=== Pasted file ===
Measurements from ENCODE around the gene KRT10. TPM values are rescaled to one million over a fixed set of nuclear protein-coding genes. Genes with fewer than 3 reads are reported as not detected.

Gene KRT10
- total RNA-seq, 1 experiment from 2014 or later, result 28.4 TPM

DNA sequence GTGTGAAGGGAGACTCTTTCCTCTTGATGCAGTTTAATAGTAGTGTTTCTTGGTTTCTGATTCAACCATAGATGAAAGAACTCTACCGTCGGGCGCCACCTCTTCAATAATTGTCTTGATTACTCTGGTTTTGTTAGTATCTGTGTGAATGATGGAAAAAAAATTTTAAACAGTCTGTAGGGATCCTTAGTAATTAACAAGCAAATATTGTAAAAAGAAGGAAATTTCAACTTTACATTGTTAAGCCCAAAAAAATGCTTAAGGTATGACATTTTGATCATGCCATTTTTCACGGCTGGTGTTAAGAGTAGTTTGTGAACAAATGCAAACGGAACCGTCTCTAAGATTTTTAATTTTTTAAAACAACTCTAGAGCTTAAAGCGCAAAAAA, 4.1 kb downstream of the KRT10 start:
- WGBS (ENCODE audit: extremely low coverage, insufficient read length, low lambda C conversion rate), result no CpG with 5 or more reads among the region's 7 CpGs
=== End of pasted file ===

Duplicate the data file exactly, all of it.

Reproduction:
Measurements from ENCODE around the gene KRT10. TPM values are rescaled to one million over a fixed set of nuclear protein-coding genes. Genes with fewer than 3 reads are reported as not detected.

Gene KRT10
- total RNA-seq, 1 experiment from 2014 or later, result 28.4 TPM

DNA sequence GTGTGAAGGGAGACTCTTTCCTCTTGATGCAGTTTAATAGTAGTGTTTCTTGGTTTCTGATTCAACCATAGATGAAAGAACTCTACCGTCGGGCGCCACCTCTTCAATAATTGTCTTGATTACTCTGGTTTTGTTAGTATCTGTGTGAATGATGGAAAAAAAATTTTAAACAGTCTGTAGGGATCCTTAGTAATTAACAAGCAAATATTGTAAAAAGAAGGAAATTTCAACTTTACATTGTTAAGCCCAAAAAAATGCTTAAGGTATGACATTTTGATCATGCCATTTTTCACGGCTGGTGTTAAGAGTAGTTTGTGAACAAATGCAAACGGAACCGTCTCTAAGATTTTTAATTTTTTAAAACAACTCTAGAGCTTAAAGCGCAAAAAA, 4.1 kb downstream of the KRT10 start:
- WGBS (ENCODE audit: extremely low coverage, insufficient read length, low lambda C conversion rate), result no CpG with 5 or more reads among the region's 7 CpGs